When our children’s teachers are being unethically assessed for and accountable for their performance based on these unethical high stakes standardized assessments of children, they are working in hostile working environments.
    When we accept the false narrative that public schools are failing when it is truly the educational leaders of our state and our nation failing to ethically treat and fund public schools, we fail our children and our future citizens.
    The one important national historical alternative to the forced “College and Career Readiness” push from our leaders is entrepreneurship. Why is this important option left out of public schools? Is it a continuation of the history of slavery and colonialism in our nation? If you think not, why is it taught in private schools and not public schools?
    I, for one, am extremely concerned about the lack of community concern, empathy, critical thinking/judgement and compassion skills that all public school children are missing from these forced false narrative and extremely concerned about who will be changing my adult diapers: one who can score high on a standardized test but has no empathy for others and just there for a check (might even have to check the standardized operating manual to figure out what to do about a bedsore) or one who understands we are all human, learn at different paces and in different ways, has compassion and empathy.
    Will the inequities in public education in our nation be cause of the next revolution….re-Evolution? There was a Rolling Stone magazine article over 10 years ago that predicted this. Is the Opt Out movement the beginning of the people standing up to these injustices? Over 200,000 parents opted their children out of the high stakes standardized tests in New York last year. If you want more information about the civil disobedience act and exercising of parental rights act of the Opt Out movement, please visit or join your state’s facebook page: OPT OUT of the State Test: YourStateName.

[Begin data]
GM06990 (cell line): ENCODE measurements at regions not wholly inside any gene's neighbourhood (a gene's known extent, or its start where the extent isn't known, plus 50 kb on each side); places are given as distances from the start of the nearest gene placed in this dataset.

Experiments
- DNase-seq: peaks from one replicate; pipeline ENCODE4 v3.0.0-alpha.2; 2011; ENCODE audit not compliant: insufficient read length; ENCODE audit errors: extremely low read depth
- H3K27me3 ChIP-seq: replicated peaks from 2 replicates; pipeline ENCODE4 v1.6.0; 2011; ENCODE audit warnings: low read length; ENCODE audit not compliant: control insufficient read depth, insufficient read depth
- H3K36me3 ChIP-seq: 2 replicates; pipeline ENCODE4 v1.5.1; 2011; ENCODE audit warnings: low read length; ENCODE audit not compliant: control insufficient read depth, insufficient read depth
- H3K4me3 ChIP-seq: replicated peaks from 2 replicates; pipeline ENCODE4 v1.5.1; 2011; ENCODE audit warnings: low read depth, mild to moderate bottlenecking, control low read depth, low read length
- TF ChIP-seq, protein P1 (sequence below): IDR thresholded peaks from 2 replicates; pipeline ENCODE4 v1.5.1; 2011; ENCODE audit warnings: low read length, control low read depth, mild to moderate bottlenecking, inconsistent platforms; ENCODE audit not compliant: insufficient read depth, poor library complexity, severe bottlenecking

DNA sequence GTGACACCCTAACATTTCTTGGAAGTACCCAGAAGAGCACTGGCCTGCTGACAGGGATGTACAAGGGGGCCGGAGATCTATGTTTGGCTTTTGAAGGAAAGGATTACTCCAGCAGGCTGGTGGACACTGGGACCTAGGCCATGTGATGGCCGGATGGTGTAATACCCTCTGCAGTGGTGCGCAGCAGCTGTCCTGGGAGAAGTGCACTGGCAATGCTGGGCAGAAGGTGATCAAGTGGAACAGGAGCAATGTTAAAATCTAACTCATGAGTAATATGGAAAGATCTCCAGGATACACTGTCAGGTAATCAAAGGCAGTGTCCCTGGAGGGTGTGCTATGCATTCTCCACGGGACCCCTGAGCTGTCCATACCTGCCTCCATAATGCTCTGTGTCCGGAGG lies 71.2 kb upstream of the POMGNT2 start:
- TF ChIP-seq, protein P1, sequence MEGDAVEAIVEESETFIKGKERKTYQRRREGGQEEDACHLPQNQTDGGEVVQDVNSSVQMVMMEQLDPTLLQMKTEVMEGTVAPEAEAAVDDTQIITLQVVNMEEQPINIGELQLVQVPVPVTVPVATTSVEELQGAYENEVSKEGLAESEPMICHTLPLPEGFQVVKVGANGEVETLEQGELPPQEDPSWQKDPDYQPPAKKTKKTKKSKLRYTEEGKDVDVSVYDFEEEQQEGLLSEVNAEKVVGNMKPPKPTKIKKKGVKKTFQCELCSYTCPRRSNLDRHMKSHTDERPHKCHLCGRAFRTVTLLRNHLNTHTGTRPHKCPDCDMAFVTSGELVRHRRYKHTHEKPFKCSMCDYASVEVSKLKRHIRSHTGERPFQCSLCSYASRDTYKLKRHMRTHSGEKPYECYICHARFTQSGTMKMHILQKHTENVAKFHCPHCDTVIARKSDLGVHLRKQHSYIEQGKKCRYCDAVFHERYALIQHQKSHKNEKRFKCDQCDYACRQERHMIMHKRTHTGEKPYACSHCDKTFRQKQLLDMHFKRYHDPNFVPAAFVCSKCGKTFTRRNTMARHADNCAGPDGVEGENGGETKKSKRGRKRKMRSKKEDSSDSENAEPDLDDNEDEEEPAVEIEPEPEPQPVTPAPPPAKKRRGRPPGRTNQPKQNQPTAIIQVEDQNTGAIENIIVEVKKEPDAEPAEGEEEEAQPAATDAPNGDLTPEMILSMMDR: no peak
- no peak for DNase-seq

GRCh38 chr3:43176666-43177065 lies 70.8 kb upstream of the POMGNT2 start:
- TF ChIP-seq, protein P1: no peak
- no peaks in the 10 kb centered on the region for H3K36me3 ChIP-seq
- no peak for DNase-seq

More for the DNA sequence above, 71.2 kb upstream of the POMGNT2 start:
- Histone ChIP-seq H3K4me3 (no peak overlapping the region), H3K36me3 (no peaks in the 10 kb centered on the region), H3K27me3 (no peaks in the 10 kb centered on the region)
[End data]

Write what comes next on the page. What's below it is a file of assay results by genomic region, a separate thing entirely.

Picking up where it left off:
Please be clear, the opt out choice is an individual parent’s choice..and student’s choice. No one is forcing them to take these actions, except those that are causing the unethical treatment and harm of children, their teachers and our local community schools. They chose to fight the corruption and say, “NO”, “No, you will not continue harming children, teachers and our local community schools.” “No, you will not continue robbing funding for public schools based off false narratives and false definitions of a ‘high quality education’.” “Stop doing harm.”….and don’t bully or harass those that have the courage to speak the truth and speak up for their and all children.

    Liked by 1 person

  3. Wondering why we can’t merge school A and school B? Is there a reason school A students can’t start their day like B or have lunch like B? Schools under the big umbrella of a district still could have some freedom of choices…

    Liked by 1 person